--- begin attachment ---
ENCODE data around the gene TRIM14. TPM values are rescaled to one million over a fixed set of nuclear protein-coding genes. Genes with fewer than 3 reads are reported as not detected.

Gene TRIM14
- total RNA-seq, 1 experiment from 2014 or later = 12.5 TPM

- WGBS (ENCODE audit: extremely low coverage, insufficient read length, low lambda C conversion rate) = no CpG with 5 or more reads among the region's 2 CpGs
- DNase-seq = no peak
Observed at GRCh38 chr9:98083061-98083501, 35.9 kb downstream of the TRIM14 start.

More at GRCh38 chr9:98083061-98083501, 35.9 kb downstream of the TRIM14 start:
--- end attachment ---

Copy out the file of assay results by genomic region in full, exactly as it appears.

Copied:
ENCODE data around the gene TRIM14. TPM values are rescaled to one million over a fixed set of nuclear protein-coding genes. Genes with fewer than 3 reads are reported as not detected.

Gene TRIM14
- total RNA-seq, 1 experiment from 2014 or later = 12.5 TPM

- WGBS (ENCODE audit: extremely low coverage, insufficient read length, low lambda C conversion rate) = no CpG with 5 or more reads among the region's 2 CpGs
- DNase-seq = no peak
Observed at GRCh38 chr9:98083061-98083501, 35.9 kb downstream of the TRIM14 start.

More at GRCh38 chr9:98083061-98083501, 35.9 kb downstream of the TRIM14 start: